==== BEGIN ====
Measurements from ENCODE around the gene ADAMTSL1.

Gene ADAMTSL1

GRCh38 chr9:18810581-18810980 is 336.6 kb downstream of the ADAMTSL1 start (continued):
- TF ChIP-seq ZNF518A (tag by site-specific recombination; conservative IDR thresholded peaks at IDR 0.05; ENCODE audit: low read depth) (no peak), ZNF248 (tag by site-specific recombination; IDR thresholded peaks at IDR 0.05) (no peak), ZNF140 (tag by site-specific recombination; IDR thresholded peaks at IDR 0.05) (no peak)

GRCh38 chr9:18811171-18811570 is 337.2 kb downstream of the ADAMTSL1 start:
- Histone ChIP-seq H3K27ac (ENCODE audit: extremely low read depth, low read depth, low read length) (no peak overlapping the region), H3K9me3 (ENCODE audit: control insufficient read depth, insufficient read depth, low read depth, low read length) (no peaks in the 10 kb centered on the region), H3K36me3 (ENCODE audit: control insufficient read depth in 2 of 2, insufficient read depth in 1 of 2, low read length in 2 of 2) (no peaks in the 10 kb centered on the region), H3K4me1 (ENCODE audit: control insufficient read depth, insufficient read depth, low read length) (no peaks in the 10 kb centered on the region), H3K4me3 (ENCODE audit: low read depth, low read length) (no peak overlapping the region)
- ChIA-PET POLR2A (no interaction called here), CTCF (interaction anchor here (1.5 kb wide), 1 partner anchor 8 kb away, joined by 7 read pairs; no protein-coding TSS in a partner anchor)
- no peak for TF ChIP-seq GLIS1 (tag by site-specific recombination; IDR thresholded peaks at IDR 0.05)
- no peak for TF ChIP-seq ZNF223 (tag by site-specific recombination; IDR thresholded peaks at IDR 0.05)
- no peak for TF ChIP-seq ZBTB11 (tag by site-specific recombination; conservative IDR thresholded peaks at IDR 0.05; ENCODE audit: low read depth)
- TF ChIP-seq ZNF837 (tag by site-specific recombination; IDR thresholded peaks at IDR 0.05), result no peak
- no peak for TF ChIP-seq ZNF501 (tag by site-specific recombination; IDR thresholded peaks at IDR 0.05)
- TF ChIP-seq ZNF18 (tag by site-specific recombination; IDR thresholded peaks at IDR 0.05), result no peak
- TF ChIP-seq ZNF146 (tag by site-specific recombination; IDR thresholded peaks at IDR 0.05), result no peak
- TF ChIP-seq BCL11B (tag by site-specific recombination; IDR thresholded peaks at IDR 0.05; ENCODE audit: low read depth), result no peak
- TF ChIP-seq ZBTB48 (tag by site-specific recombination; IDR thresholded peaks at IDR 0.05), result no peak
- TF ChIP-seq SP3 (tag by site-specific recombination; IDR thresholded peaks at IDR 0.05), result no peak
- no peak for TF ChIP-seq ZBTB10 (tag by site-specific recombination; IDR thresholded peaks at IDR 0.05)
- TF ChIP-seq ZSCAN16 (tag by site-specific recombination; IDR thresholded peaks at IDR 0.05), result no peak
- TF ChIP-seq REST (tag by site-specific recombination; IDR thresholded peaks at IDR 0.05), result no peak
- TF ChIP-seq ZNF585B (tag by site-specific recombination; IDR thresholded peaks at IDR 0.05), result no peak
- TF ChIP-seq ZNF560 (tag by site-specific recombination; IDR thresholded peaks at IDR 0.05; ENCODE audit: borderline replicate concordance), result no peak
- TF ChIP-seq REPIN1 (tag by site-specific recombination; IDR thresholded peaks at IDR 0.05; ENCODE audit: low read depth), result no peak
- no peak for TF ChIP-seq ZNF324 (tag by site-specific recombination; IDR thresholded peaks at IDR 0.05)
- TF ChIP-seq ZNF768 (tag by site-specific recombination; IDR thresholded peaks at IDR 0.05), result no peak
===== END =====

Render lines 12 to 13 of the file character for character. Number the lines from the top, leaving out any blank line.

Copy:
- no peak for TF ChIP-seq ZNF501 (tag by site-specific recombination; IDR thresholded peaks at IDR 0.05)
- TF ChIP-seq ZNF18 (tag by site-specific recombination; IDR thresholded peaks at IDR 0.05), result no peak